sibly contain upper ASCII characters who's possible combinations might be a UTF-8 special code. The string is parsed and executed directly
(using Tcl_EvalObjv) instead of compiling it and executing the bytecodes. In situations where it is known that the script will never be
executed again, Tcl_Eval may be faster than Tcl_EvalObjEx.
Tcl_Eval returns a completion code and result just like Tcl_EvalObjEx. Note: for backward compatibility with versions before Tcl 8.0,
Tcl_Eval copies the object result in interp to interp->result (use is deprecated) where it can be accessed directly.
This makes Tcl_Eval somewhat slower than Tcl_EvalEx, which doesn't do the copy.
Tcl_EvalEx is an extended version of Tcl_Eval that takes additional arguments numBytes and flags. For the efficiency reason given above,
Tcl_EvalEx is generally preferred over Tcl_Eval.
Tcl_GlobalEval and Tcl_GlobalEvalObj are older procedures that are now deprecated. They are similar to Tcl_EvalEx and Tcl_EvalObjEx except
that the script is evaluated in the global namespace and its variable context consists of global variables only (it ignores any Tcl proce-
dures that are active). These functions are equivalent to using the TCL_EVAL_GLOBAL flag (see below).
Tcl_VarEval takes any number of string arguments of any length, concatenates them into a single string, then calls Tcl_Eval to execute that
string as a Tcl command. It returns the result of the command and also modifies interp->result in the same way as Tcl_Eval. The last
argument to Tcl_VarEval must be NULL to indicate the end of arguments. Tcl_VarEval is now deprecated.
Tcl_VarEvalVA is the same as Tcl_VarEval except that instead of taking a variable number of arguments it takes an argument list. Like
Tcl_VarEval, Tcl_VarEvalVA is deprecated.
Any ORed combination of the following values may be used for the flags argument to procedures such as Tcl_EvalObjEx:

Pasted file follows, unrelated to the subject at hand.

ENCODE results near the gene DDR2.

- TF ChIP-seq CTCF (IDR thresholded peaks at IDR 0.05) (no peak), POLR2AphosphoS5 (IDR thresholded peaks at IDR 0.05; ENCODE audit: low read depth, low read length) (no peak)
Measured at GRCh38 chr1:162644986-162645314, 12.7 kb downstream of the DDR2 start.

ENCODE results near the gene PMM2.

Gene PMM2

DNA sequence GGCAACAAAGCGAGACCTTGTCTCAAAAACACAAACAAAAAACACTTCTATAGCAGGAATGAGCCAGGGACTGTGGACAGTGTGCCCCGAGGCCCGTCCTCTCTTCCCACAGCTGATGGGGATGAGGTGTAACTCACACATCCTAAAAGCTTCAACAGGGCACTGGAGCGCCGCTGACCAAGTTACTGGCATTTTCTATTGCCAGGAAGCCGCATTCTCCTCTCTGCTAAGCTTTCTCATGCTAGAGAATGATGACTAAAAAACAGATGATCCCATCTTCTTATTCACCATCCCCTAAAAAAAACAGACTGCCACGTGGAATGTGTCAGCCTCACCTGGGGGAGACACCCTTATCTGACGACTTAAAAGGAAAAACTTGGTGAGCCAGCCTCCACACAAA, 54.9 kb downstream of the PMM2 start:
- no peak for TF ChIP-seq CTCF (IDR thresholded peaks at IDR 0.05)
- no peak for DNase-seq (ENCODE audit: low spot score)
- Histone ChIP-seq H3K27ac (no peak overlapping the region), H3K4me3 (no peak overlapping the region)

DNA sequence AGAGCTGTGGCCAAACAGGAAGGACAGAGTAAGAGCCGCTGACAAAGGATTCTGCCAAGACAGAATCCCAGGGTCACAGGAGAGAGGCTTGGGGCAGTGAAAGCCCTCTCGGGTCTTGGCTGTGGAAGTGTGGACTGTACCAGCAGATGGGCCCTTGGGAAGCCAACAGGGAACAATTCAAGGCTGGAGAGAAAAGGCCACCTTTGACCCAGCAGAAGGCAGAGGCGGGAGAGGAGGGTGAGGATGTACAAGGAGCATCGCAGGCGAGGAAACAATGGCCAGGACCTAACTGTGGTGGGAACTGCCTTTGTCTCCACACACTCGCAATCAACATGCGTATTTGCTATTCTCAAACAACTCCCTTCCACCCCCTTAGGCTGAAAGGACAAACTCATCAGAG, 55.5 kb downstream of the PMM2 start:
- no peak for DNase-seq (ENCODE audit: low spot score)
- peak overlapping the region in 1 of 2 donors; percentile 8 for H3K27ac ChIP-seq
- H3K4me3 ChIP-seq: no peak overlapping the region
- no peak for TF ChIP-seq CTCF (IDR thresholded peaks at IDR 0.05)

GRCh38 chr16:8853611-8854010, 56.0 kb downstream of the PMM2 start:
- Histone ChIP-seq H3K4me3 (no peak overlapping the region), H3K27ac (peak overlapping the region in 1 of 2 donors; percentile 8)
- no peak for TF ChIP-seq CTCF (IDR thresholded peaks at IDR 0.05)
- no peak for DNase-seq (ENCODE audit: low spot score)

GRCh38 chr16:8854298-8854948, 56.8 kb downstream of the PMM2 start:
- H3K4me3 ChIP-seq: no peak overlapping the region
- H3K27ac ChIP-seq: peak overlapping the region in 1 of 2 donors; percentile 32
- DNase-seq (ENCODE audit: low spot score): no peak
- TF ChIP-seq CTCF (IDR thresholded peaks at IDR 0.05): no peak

TCL_EVAL_DIRECT This flag is only used by Tcl_EvalObjEx; it is ignored by other procedures. If this flag bit is set, the script is
not compiled to bytecodes; instead it is executed directly as is done by Tcl_EvalEx. The TCL_EVAL_DIRECT flag is
useful in situations where the contents of an object are going to change immediately, so the bytecodes won't be
reused in a future execution. In this case, it's faster to execute the script directly.
TCL_EVAL_GLOBAL If this flag is set, the script is processed at global level. This means that it is evaluated in the global names-
pace and its variable context consists of global variables only (it ignores any Tcl procedures at are active).
During the processing of a Tcl command it is legal to make nested calls to evaluate other commands (this is how procedures and some control
structures are implemented). If a code other than TCL_OK is returned from a nested Tcl_EvalObjEx invocation, then the caller should nor-
mally return immediately, passing that same return code back to its caller, and so on until the top-level application is reached. A few
commands, like for, will check for certain return codes, like TCL_BREAK and TCL_CONTINUE, and process them specially without returning.
Tcl_EvalObjEx keeps track of how many nested Tcl_EvalObjEx invocations are in progress for interp. If a code of TCL_RETURN, TCL_BREAK, or
TCL_CONTINUE is about to be returned from the topmost Tcl_EvalObjEx invocation for interp, it converts the return code to TCL_ERROR and
sets interp's result to an error message indicating that the return, break, or continue command was invoked in an inappropriate place.
This means that top-level applications should never see a return code from Tcl_EvalObjEx other then TCL_OK or TCL_ERROR.
execute, file, global, object, result, script
Tcl 8.1 Tcl_Eval(3)